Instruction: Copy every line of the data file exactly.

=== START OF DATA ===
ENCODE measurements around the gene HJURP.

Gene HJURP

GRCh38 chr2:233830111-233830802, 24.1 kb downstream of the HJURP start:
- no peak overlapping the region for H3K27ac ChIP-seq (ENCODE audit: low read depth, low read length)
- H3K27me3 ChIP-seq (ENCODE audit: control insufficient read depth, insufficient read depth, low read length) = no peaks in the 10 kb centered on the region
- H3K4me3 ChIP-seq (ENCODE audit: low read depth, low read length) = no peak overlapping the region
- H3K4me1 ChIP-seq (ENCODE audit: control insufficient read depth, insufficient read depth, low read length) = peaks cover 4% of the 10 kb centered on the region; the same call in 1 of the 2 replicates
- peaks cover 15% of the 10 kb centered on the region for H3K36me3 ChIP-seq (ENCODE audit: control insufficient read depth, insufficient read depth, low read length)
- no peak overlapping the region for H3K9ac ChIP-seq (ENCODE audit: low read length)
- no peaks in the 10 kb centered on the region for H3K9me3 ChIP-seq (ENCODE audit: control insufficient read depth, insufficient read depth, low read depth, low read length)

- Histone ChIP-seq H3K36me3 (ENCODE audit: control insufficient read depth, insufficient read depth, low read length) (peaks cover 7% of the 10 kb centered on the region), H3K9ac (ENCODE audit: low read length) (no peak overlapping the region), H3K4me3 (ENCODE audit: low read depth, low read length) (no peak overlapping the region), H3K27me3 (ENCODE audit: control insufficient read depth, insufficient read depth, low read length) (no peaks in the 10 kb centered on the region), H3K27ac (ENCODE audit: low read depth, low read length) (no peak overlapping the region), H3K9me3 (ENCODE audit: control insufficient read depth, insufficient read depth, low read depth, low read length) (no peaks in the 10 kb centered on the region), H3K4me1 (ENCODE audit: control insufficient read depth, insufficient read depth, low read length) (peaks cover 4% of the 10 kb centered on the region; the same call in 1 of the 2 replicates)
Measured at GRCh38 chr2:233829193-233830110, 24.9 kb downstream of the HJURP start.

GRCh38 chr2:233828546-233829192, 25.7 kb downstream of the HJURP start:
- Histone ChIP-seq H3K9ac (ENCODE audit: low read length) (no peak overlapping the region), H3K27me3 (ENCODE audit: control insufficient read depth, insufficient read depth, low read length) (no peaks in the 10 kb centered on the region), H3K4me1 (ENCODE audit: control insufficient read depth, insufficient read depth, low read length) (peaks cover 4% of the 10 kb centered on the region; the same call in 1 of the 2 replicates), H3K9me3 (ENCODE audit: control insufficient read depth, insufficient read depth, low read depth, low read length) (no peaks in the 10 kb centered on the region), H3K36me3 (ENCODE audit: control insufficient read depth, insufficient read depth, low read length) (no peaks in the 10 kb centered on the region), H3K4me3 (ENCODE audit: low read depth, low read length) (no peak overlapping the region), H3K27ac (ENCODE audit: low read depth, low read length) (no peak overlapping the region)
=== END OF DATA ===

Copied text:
ENCODE measurements around the gene HJURP.

Gene HJURP

GRCh38 chr2:233830111-233830802, 24.1 kb downstream of the HJURP start:
- no peak overlapping the region for H3K27ac ChIP-seq (ENCODE audit: low read depth, low read length)
- H3K27me3 ChIP-seq (ENCODE audit: control insufficient read depth, insufficient read depth, low read length) = no peaks in the 10 kb centered on the region
- H3K4me3 ChIP-seq (ENCODE audit: low read depth, low read length) = no peak overlapping the region
- H3K4me1 ChIP-seq (ENCODE audit: control insufficient read depth, insufficient read depth, low read length) = peaks cover 4% of the 10 kb centered on the region; the same call in 1 of the 2 replicates
- peaks cover 15% of the 10 kb centered on the region for H3K36me3 ChIP-seq (ENCODE audit: control insufficient read depth, insufficient read depth, low read length)
- no peak overlapping the region for H3K9ac ChIP-seq (ENCODE audit: low read length)
- no peaks in the 10 kb centered on the region for H3K9me3 ChIP-seq (ENCODE audit: control insufficient read depth, insufficient read depth, low read depth, low read length)

- Histone ChIP-seq H3K36me3 (ENCODE audit: control insufficient read depth, insufficient read depth, low read length) (peaks cover 7% of the 10 kb centered on the region), H3K9ac (ENCODE audit: low read length) (no peak overlapping the region), H3K4me3 (ENCODE audit: low read depth, low read length) (no peak overlapping the region), H3K27me3 (ENCODE audit: control insufficient read depth, insufficient read depth, low read length) (no peaks in the 10 kb centered on the region), H3K27ac (ENCODE audit: low read depth, low read length) (no peak overlapping the region), H3K9me3 (ENCODE audit: control insufficient read depth, insufficient read depth, low read depth, low read length) (no peaks in the 10 kb centered on the region), H3K4me1 (ENCODE audit: control insufficient read depth, insufficient read depth, low read length) (peaks cover 4% of the 10 kb centered on the region; the same call in 1 of the 2 replicates)
Measured at GRCh38 chr2:233829193-233830110, 24.9 kb downstream of the HJURP start.

GRCh38 chr2:233828546-233829192, 25.7 kb downstream of the HJURP start:
- Histone ChIP-seq H3K9ac (ENCODE audit: low read length) (no peak overlapping the region), H3K27me3 (ENCODE audit: control insufficient read depth, insufficient read depth, low read length) (no peaks in the 10 kb centered on the region), H3K4me1 (ENCODE audit: control insufficient read depth, insufficient read depth, low read length) (peaks cover 4% of the 10 kb centered on the region; the same call in 1 of the 2 replicates), H3K9me3 (ENCODE audit: control insufficient read depth, insufficient read depth, low read depth, low read length) (no peaks in the 10 kb centered on the region), H3K36me3 (ENCODE audit: control insufficient read depth, insufficient read depth, low read length) (no peaks in the 10 kb centered on the region), H3K4me3 (ENCODE audit: low read depth, low read length) (no peak overlapping the region), H3K27ac (ENCODE audit: low read depth, low read length) (no peak overlapping the region)